for urea / ammonia determination due to a too low recovery rate
Normally, the samples are to be incinerated wet (sulfuric acid). The ammonia, (adsorption of urea/ammonia).
formed from nitrogen, is determined according to the procedure as follows.
11. Application examples
Accurately weigh approx. 2 g of the ground and homogenized sample into a100 ml Kjeldahl-flask, add 20 ml sulfuric acid (specific gravity = 1.84 g/ml) Determination of ammonia in fruit juices
and approx. 30 mg catalyst mixture (e.g., acc. to Wieninger) or one Kjeldahl Add 0.5-1.0 g wet polyvinylpolypyrrolidone (PVPP) to 10 ml fruit juice (clear, tablet, heat for approx. 2-3 h until the sample is disintegrated (yellowish or turbid or colored juices) - when the sample volume is increased, neutralize, blue-greenish solution). Allow the sample to cool and carefully (protective if necessary, and fill up to 20 ml with water - in a beaker and stir for 1 min glasses) transfer quantitatively into a beaker filled with 600 ml ice-cold (magnetic stirrer). Filter sample solution immediately and use it for the assay.
water, while stirring all the time (magnetic stirrer, icebath). Neutralize with In the assay, only "blank ammonia" and "sample ammonia" are to be mea- approx. 60 ml KOH (10 M) (pH 6-8). Transfer the neutralized solution quanti- tatively into a 1 l volumetric flask, fill up to the mark with water and mix. If Determination of urea and ammonia in water (swimming-pool water)
necessary, filter the mixture (sometimes necessary after disintegration with Dilute sample solution according to the dilution table or use up to v = 2.000 ml Kjeldahl tablets); discard the first few ml. Use the solution diluted, if sample volume for the assay.
necessary, for the assay.
Determination of urea in milk
Mix 1 ml milk with 4 ml trichloroacetic acid (0.3 M). After approx. 5 min Nitrogen content of the sample (in %) centrifuge for separation of the precipitate (for 3 min, ca. 4000 rpm). Use 0.100 ml of the supernatant clear solution for the assay.
 × d × v × 1000 × amount weighed [g] Determination of ammonia in milk
Mix 1 ml milk with 4 ml trichloroacetic acid (0.3 M). After approx. 5 min
A × 3.04 × 14.01 × 100 centrifuge for separation of the precipitate. Decant the supernatant and =  × 1.00 × 0.100 × 1000 × amount weighed [g] neutralize with KOH (10 M) (dilution factor can be neglected due to the highconcentration of KOH), filter and use 1.000-2.000 ml sample solution for theassay.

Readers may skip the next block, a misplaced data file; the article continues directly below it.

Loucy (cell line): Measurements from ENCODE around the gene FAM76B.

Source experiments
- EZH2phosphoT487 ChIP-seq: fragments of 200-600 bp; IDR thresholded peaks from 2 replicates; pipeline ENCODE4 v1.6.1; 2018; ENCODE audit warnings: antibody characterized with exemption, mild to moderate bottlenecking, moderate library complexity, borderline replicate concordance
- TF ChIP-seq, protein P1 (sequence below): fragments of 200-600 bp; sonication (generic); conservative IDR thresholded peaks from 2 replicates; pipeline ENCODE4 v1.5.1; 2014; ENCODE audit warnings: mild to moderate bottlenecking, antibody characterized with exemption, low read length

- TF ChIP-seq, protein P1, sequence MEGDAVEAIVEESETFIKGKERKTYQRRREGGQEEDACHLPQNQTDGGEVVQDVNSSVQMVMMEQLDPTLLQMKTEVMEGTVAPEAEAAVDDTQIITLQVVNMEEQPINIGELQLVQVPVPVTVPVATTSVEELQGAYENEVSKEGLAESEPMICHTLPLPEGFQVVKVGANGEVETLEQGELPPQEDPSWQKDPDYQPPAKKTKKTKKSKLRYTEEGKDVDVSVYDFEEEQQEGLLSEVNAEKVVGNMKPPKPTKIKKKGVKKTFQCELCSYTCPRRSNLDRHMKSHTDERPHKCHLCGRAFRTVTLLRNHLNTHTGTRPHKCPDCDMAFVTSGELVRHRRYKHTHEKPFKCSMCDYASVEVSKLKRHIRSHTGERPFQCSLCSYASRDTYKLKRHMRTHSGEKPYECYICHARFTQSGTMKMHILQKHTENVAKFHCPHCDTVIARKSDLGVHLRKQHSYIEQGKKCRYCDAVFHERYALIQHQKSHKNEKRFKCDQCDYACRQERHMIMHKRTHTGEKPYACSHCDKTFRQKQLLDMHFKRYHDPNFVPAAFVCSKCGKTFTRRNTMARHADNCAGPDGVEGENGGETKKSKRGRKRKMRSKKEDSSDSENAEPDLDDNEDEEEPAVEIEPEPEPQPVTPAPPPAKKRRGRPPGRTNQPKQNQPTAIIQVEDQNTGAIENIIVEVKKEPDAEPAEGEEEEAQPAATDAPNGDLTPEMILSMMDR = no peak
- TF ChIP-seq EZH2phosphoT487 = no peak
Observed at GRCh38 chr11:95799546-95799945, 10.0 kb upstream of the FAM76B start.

12.3 Determination of urea and ammonia in fermentation samples
In the assay, only "blank ammonia" and "sample ammonia" are to be mea- and cell culture media
Place the sample (after centrifugation, if necessary) in a waterbath at 80°C Determination of ammonia in bakery products
for 15 min to stop enzymatic reactions. Centrifuge and use the supernatant Accurately weigh approx. 10 g of the minced sample into a homogenizer (diluted according to the dilution table, if necessary) for the assay.
beaker, add approx. 20 ml perchloric acid (1 M) and homogenize for approx.
Alternatively, deproteinization can be carried out with perchloric acid. See 2 min. Proceed as stated under "meat and meat products". Use at most the above-mentioned examples.
1.000 ml for the assay. Homogenize gelatinous agar media with water and treat further as In the assay, only "blank ammonia" and "sample ammonia" are to be mea- Determination of urea and ammonia in meat and meat products
Accurately weigh approx. 5 g of the homogenized sample (from a sample of
100 g, that has been ground and homogeneously mixed in a mixer) into a
homogenizer beaker, add approx. 20 ml perchloric acid (1 M) and
homogenize for approx. 2 min. Transfer the contents quantitatively with
approx. 40 ml water into a beaker. Adjust to pH 7.0 ( 7.5) first with
potassium hydroxide (5 M) and then exactly with potassium hydroxide (2 M).
Transfer the contents quantitatively with water into a 100 ml volumetric flask,
fill up to the mark with water, whereby it must be taken care that the fatty
layer is above the mark and the aqueous layer is at the mark.
Gutmann, I. & Bergmeyer, H. U. (1974) in Methoden der enzymatischen Analyse Höpner, Th. (1977) Enzymatische Methoden in der Wasseranalytik - Möglichkeiten und (Bergmeyer, H. U. Hrsg.) 3. Aufl., Bd. 2, S. 1842-1845, Verlag Chemie, Weinheim and Grenzen, Vom Wasser 49, 173-182
(1974) in Methods of Enzymatic Analysis (Bergmeyer, H. U. ed.) 2nd ed., vol. 4, pp. 1794- Gerhardt, U. & Quang, T. D. (1979) Methoden zur Ammoniakbestimmung in Fleisch und 1798, Verlag Chemie, Weinheim/Academic Press, Inc., New York and London Fleischerzeugnissen, Fleischwirtschaft 59, 946-948
da Fonseca-Wollheim, F., Bergmeyer, H. U. & Gutmann, I., (1974) in Methoden der Erbersdobler, H. & Zucker, H. (1980) Harnstoff-Gehalt der Milch - ein Indikator der enzymatischen Analyse (Bergmeyer, H. U. Hrsg.) 3. Aufl., Bd. 2, S. 1850-1853, Verlag Proteinversorgung von Milchkühen, Kraftfutter 63, 10-12